I get that working with a closed set of chips means that you can optimize the heck out of them. Agreed. But Qualcomm isn’t the only chip maker in town. Well Microsoft is still using only Qualcomm chips and that appears to be staying that way. Andy Lees, head of the Windows Phone division, had an interview with Bloomberg and they reported it as follows:

Microsoft works exclusively with Qualcomm to develop chips that power handsets using its system, allowing it to specify technical details to ensure devices run more smoothly, the executive said.

There is currently no plan to work with other semiconductor makers for Windows Phone 7 devices, he said.

Frustrating. I mean, the goals are worthy but the method is pure fail. And I still have a bad taste in my mouth from Qualcomm and the Windows Mobile days…

I guess our only hope is Windows Phone 8.

5 COMMENTS

  1. Don’t understand why it’s frustrating. Had Microsoft decided to partner up with say Texas Instruments or Tegra, the outcome would still have been the same as the platform still does not support dual core chips. This means that you would see a wide range of Windows Phones running on several different chip manufacturers but still only running on 1GHz speeds.

    I personally prefer the way if is now. It is going at a slow, but steady, pace. It is not all over the place like Android, and is highly optomised to run WP7, even though the chip is almost 3 years old.

    I’m definitely for optimisation over power. Although sometimes it is cool to show off all that power under the hood even though the extra power won’t actually do you any good

  2. @Stefano: I love the fact that WP7 runs on a 1ghz chip without a hiccup. But there are plenty of other chip manafacturers that are bringing great things. It’s not just speed and cores. It’s also things like bluetooth support, video recording, etc. I’m not saying to open the floodgates but I’d like to see at least one oter manfuacturer in the mix to start to push the envelope a drop for MS. The restrictions help for consistentcy but Microsoft is always slow and steady…that’s their gift and curse. A little urgency every now and then won’t kill them;)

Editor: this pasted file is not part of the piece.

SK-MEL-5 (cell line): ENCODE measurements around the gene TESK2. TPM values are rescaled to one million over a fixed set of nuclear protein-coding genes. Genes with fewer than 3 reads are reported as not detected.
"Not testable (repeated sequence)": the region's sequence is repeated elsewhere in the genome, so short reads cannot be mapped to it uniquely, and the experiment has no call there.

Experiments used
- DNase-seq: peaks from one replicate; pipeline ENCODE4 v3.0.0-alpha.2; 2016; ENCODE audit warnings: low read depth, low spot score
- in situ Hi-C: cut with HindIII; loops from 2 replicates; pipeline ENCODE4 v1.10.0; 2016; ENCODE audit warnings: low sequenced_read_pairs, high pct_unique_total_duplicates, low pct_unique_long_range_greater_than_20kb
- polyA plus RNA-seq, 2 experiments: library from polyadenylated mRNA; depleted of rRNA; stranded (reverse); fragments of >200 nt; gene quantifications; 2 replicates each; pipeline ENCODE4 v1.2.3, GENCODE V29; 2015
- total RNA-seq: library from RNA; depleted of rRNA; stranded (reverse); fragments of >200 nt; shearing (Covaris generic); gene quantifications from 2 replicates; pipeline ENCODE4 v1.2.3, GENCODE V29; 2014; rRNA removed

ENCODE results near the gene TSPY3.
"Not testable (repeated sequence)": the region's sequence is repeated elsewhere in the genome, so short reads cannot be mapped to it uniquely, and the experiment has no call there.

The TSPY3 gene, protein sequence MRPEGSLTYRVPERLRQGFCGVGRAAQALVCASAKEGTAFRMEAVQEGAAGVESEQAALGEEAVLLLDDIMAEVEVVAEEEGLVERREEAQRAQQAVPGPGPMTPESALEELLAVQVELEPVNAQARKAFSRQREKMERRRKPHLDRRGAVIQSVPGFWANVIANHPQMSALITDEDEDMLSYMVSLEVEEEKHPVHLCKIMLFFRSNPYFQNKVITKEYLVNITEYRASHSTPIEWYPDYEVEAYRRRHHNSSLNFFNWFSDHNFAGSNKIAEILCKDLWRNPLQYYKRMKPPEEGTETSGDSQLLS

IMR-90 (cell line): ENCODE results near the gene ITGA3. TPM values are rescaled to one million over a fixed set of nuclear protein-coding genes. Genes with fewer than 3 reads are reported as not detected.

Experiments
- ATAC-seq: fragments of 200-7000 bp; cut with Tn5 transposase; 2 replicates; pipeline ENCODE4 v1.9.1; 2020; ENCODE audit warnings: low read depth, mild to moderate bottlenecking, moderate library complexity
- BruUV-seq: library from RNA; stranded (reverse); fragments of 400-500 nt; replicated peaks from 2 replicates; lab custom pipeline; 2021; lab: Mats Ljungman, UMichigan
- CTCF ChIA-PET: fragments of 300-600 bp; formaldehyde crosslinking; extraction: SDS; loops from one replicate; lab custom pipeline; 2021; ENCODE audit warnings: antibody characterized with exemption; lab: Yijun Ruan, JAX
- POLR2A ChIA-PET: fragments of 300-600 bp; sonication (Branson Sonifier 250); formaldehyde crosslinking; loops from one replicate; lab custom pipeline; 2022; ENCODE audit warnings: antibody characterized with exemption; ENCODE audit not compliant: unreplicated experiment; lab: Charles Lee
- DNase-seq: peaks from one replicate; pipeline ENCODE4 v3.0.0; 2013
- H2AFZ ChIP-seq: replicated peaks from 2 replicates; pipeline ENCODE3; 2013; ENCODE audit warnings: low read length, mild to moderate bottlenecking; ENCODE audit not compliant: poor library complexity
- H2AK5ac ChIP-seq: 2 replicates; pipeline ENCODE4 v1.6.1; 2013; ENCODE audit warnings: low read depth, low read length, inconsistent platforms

3. I think we saw what “urgency” on MS’s part produced….An OS that felt rushed to market(at least to me it did.

    I think MS learned the mistakes it made with WM and don’t want to repeat history….the “smartphone fanboys” will always think something needs to be urgent to keep up with their wants and needs but time is on MS side….let them be..

    Besides…If MS were to use different chip manufactuers it would run into the some of the same issues currently plaguing the Android platform. Incompatible this and that=delayed updates, frustrated users, fragmentation, etc.

  4. What in the hell would be the techinical benefits of allowing other chipset makers? Regardless of the brand of chip, the optimization still stands as a testament to what can be done when you focus on making software not suck so much. My phone runs faster than most dual core phones I’ve run across. I have never once been disappointed by my phones speed. If anything I was really surprised when it got a lot faster from just updating from vanilla 7.0 to nodo and then again with mango. No clock speed bumps, just pure good old software scrubbing. One of the main reasons they chose c# for their programming. Its efficient and simple to run clean and fast. It doesn’t have a million different operators to do one thing like java. So no. I don’t care what experience you had on windows mobile. How does that have anything to do with this? That’s like saying you’re not going to pick michael jordan for your basketball team because he sucks at baseball. That would make you an idiot.

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